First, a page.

S Africa’s Eskom threatens fastest renewable expansion

epa04625158 A general view of the Koeberg nuclear power station on the West Coast outside Cape Town, South Africa, 18 February 2015. Koeberg is run by South Africa's beleaguered state run power utility Eskom and is the only nuclear power station in Africa with a capacity of 1800 Megawatts. Large scale industries as well as small businesses are feeling the pinch of South Africa's beleaguered state run power utility, Eskom. Eskoms inability to meet electricity demand has resulted in a tortuous schedule of rolling blackouts known as Load Shedding which is having a negative effect on the economy. Load Shedding is expected to last several years until the poorly maintained power plants can return to full capacity and the new power plants are completed before proper service can resume to the country.  EPA/NIC BOTHMA



Opposition from South Africa’s state power utility Eskom Holdings SOC Ltd. and government infighting threatens to sabotage the world’s fastest-growing green energy program.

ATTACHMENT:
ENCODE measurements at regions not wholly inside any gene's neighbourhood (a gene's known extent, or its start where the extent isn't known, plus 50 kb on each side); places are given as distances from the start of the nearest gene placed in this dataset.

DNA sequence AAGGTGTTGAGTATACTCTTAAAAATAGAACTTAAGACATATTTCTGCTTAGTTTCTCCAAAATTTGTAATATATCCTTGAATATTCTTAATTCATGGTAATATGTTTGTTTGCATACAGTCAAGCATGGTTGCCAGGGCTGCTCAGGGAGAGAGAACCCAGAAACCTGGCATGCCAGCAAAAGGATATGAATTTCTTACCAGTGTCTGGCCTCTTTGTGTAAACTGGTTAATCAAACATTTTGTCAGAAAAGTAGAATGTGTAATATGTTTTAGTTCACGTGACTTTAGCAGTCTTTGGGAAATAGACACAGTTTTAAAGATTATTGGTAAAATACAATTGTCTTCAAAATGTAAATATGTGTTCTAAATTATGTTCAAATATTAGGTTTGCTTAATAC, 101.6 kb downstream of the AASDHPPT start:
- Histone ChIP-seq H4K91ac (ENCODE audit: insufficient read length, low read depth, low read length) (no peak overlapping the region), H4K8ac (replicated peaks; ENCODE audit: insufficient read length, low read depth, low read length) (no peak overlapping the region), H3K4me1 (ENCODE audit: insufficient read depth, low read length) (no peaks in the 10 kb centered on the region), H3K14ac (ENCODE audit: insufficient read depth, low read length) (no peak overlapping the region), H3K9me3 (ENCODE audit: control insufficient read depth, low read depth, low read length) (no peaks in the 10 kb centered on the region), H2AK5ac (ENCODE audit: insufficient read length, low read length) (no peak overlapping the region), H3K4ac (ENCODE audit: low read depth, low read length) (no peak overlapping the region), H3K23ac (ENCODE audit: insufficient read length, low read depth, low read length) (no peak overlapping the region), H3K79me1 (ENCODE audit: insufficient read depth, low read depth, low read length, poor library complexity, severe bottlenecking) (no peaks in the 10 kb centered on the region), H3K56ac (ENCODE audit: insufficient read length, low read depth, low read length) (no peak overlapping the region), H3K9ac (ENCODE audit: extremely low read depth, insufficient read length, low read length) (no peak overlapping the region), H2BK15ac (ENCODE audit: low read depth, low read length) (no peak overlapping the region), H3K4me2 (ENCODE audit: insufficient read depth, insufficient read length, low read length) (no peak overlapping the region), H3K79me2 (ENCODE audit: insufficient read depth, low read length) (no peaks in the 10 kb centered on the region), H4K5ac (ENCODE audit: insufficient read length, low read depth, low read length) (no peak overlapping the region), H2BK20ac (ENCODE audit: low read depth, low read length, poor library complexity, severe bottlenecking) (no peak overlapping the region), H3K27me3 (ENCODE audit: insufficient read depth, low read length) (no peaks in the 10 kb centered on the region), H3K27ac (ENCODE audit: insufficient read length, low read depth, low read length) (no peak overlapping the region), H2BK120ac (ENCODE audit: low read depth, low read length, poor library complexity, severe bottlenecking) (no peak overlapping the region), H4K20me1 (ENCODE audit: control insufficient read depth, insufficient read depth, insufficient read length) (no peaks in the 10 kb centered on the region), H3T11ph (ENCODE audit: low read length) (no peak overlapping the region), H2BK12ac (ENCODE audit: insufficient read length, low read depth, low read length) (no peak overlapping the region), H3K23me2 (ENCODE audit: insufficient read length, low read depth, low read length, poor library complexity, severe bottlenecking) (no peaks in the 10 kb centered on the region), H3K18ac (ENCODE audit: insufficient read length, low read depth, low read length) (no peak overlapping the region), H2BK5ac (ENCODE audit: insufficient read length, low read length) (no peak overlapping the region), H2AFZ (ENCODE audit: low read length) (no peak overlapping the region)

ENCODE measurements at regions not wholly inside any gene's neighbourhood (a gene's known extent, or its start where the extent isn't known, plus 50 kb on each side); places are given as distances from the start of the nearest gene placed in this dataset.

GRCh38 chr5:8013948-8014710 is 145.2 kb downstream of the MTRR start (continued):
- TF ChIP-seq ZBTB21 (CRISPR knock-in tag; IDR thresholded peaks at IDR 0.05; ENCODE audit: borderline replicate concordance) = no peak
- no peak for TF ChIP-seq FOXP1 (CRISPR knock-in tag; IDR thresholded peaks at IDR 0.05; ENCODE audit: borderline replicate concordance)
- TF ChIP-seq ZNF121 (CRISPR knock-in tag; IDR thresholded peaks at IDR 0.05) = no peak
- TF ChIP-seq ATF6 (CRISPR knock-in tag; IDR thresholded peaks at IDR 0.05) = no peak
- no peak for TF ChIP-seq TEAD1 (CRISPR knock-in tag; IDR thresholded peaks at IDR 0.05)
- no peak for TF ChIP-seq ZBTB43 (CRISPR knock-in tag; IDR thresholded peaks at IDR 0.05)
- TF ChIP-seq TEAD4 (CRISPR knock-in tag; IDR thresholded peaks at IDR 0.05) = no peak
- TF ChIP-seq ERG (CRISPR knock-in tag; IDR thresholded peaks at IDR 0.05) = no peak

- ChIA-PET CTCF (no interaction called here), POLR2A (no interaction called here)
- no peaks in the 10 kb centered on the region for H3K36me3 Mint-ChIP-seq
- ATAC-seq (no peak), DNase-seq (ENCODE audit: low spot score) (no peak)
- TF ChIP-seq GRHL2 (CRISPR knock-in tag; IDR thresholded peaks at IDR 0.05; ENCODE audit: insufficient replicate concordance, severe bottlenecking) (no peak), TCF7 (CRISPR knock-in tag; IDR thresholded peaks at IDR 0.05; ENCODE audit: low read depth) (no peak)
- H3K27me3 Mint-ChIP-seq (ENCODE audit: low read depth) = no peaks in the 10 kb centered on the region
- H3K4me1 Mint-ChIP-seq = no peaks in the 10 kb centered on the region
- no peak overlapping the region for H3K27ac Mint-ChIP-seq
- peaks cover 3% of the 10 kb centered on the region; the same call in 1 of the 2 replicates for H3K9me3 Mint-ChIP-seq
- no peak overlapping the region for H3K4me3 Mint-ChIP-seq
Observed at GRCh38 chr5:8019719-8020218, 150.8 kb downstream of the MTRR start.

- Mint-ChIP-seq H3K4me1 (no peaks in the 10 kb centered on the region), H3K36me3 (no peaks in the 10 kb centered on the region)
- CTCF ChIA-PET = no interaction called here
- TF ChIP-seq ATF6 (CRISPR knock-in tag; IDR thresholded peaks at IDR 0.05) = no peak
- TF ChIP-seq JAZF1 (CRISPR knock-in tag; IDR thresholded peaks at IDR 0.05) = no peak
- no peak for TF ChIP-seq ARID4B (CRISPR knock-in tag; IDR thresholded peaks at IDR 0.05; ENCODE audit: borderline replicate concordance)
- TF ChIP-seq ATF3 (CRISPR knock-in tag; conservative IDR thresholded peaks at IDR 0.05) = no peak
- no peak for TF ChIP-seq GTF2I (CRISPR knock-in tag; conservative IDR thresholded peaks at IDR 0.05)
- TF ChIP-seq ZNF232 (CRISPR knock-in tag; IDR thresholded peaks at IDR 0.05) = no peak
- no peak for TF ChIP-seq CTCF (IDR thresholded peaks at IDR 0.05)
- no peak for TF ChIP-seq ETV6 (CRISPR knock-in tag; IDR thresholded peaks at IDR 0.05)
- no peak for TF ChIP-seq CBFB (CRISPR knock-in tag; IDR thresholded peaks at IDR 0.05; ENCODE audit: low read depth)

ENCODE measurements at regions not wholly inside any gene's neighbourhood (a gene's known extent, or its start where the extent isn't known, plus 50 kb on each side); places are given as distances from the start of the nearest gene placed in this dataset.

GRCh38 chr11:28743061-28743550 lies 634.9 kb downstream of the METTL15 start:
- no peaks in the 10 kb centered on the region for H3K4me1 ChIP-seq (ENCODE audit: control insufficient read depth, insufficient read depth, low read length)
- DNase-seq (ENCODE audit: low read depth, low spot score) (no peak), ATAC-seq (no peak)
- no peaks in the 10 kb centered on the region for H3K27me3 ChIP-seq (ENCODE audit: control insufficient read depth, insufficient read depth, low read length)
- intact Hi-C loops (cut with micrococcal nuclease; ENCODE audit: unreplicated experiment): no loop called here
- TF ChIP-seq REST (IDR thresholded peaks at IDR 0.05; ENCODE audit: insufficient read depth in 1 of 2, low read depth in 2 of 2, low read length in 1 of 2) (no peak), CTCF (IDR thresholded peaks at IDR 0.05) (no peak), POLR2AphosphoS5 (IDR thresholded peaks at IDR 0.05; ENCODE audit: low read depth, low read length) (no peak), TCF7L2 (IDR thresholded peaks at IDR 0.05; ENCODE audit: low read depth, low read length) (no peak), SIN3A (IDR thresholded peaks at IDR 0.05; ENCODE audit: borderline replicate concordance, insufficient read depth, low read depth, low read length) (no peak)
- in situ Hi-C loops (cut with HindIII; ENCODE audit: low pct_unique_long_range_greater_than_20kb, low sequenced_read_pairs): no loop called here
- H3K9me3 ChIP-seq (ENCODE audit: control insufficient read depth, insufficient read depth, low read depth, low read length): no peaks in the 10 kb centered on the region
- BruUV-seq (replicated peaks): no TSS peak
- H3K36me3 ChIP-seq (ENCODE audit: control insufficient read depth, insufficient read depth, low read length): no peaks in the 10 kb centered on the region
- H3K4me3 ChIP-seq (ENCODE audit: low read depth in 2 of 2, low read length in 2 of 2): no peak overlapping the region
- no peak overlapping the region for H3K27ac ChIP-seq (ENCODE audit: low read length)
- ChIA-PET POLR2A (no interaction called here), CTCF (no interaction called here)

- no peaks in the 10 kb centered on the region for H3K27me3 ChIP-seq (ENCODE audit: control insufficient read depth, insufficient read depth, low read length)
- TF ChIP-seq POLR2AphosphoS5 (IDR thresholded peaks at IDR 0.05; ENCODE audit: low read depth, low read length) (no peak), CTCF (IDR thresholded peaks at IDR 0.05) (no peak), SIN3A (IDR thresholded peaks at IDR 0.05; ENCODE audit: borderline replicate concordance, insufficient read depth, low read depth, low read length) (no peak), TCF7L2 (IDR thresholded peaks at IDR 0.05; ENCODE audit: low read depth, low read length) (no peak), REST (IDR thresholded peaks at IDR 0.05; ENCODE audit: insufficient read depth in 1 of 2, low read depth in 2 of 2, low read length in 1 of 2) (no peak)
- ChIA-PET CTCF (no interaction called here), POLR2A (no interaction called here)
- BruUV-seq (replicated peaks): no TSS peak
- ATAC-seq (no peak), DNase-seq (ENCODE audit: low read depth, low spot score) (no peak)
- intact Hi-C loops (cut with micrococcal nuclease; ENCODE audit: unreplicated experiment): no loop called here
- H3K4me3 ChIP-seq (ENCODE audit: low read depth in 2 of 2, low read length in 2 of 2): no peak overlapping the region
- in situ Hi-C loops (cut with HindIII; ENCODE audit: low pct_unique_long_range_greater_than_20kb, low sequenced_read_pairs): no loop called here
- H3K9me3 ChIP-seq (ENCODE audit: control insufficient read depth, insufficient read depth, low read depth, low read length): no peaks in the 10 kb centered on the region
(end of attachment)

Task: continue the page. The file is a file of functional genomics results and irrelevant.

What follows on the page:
Eskom is stalling on signing government-brokered deals to buy renewable energy from private producers, encouraged to develop capacity after outages over the past eight years hobbled Africa’s most industrialized nation. With the economy in the doldrums, the state
utility says it no longer requires additional green power, arguing it’s not always available during peak demand periods and will push up prices for South African consumers.
Eskom’s reticence over renewables contrasts with its enthusiasm to find bidders for nuclear plants, even after the Energy Ministry last month proposed delaying new atomic reactors by 14 years. That contradiction reflects the schism at the heart of government, where President Jacob Zuma’s championing of nuclear power puts him at loggerheads with his Finance Minister Pravin Gordhan, who has questioned
its affordability.
“There are strong political overtones to this,” said Professor Harald Winkler, director of University of Cape Town’s Energy Research Centre. “It doesn’t give investors in renewable energy consistency. It’s a way of exercising control by Eskom.”